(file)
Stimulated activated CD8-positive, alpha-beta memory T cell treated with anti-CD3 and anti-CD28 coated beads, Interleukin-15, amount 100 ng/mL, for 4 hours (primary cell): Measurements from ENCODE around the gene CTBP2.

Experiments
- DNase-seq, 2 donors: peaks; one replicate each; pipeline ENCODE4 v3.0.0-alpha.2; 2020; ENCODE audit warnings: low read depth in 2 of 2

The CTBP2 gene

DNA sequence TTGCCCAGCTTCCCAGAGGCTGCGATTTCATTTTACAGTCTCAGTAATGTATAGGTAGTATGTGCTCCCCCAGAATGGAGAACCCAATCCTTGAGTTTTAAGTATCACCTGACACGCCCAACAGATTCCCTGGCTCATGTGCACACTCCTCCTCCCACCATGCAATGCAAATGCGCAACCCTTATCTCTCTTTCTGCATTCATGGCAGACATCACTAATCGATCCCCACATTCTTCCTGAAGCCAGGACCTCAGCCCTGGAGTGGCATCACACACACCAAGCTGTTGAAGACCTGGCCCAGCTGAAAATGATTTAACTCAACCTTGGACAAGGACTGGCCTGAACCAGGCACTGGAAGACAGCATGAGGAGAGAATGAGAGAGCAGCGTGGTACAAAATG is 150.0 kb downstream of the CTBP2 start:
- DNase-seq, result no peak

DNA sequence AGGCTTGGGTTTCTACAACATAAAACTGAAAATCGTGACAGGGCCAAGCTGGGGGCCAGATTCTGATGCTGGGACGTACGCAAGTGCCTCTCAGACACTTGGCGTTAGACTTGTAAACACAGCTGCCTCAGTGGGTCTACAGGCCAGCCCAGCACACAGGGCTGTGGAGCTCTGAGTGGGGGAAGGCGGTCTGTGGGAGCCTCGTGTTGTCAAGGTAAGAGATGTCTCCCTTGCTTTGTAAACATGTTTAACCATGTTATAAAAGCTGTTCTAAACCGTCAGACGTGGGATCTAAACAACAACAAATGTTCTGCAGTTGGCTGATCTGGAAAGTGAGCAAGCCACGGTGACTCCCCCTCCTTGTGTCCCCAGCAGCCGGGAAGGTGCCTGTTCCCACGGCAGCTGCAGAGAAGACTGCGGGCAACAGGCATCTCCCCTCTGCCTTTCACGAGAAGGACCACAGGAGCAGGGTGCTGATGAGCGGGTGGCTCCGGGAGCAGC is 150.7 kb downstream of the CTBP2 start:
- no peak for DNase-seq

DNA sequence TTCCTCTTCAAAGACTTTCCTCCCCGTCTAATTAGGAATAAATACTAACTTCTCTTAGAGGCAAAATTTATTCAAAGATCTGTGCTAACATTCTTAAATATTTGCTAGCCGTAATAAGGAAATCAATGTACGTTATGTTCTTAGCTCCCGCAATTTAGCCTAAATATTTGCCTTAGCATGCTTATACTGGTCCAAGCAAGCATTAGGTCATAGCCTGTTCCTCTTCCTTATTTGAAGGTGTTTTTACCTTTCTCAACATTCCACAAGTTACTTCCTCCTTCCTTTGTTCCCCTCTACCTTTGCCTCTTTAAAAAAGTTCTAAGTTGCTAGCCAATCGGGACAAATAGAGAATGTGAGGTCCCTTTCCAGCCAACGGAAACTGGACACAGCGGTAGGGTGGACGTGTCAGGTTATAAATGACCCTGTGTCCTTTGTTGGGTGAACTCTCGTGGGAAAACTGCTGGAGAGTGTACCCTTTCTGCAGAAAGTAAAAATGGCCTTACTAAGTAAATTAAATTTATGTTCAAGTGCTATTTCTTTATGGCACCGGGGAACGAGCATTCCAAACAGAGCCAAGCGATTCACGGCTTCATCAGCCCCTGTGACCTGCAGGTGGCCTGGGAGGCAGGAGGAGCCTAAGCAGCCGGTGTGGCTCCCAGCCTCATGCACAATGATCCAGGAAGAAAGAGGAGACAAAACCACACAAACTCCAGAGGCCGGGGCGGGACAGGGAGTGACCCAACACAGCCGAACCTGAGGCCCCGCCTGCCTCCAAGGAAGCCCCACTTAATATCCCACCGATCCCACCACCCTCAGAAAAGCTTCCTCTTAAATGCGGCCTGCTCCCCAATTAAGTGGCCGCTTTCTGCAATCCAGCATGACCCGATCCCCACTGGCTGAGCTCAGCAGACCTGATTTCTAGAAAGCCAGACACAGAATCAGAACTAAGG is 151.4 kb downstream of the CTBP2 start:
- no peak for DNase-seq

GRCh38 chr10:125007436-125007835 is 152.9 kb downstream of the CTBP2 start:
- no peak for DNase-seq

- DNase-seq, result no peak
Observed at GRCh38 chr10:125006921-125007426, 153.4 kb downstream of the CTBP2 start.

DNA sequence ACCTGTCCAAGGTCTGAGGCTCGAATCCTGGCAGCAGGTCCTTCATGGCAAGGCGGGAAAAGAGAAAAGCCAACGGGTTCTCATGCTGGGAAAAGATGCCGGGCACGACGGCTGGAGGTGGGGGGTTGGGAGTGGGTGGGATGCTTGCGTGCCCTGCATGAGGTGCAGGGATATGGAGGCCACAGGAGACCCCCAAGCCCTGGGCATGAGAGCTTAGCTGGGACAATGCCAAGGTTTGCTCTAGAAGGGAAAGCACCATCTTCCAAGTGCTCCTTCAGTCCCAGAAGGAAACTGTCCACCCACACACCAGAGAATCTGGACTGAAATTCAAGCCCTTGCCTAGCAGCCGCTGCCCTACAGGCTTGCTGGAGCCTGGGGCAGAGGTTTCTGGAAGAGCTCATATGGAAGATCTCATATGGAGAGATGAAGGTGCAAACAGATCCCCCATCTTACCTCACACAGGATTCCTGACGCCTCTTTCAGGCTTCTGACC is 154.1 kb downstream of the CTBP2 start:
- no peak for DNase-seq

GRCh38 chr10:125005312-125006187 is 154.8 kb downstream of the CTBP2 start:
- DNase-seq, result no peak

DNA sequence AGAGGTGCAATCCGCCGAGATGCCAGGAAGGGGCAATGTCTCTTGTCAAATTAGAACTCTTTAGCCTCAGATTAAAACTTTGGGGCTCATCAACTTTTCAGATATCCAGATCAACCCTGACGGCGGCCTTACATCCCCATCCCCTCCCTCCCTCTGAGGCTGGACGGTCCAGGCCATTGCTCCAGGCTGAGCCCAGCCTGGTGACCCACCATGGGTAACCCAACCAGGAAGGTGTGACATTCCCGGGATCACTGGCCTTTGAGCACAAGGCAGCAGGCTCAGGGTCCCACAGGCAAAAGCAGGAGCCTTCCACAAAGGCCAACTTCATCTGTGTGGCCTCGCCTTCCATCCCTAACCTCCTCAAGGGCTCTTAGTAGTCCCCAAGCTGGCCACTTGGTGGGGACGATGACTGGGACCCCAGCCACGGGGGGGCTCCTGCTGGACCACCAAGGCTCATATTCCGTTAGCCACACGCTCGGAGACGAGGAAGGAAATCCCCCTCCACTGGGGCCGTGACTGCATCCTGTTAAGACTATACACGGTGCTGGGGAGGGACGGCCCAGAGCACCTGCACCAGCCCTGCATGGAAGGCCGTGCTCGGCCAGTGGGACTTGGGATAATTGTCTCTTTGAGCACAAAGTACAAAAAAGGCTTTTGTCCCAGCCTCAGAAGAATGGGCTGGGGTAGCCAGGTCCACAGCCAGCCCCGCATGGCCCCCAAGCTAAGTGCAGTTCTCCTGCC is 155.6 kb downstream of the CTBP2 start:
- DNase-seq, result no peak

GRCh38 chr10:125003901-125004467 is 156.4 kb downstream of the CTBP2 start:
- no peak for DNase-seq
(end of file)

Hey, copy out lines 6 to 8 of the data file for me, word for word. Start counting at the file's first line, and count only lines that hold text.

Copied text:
- DNase-seq, result no peak

DNA sequence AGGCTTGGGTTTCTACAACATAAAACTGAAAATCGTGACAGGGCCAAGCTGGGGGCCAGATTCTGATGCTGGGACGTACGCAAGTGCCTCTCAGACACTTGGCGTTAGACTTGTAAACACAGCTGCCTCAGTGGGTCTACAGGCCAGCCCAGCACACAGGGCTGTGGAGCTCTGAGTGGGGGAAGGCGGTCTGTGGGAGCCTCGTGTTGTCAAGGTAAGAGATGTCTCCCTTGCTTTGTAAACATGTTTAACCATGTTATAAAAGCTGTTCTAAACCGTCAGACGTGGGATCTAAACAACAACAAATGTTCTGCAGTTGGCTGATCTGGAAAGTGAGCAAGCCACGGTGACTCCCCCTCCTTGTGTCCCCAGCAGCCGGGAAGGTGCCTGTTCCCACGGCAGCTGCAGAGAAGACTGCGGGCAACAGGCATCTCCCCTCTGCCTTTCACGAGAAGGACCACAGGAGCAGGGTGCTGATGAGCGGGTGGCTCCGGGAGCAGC is 150.7 kb downstream of the CTBP2 start:
- no peak for DNase-seq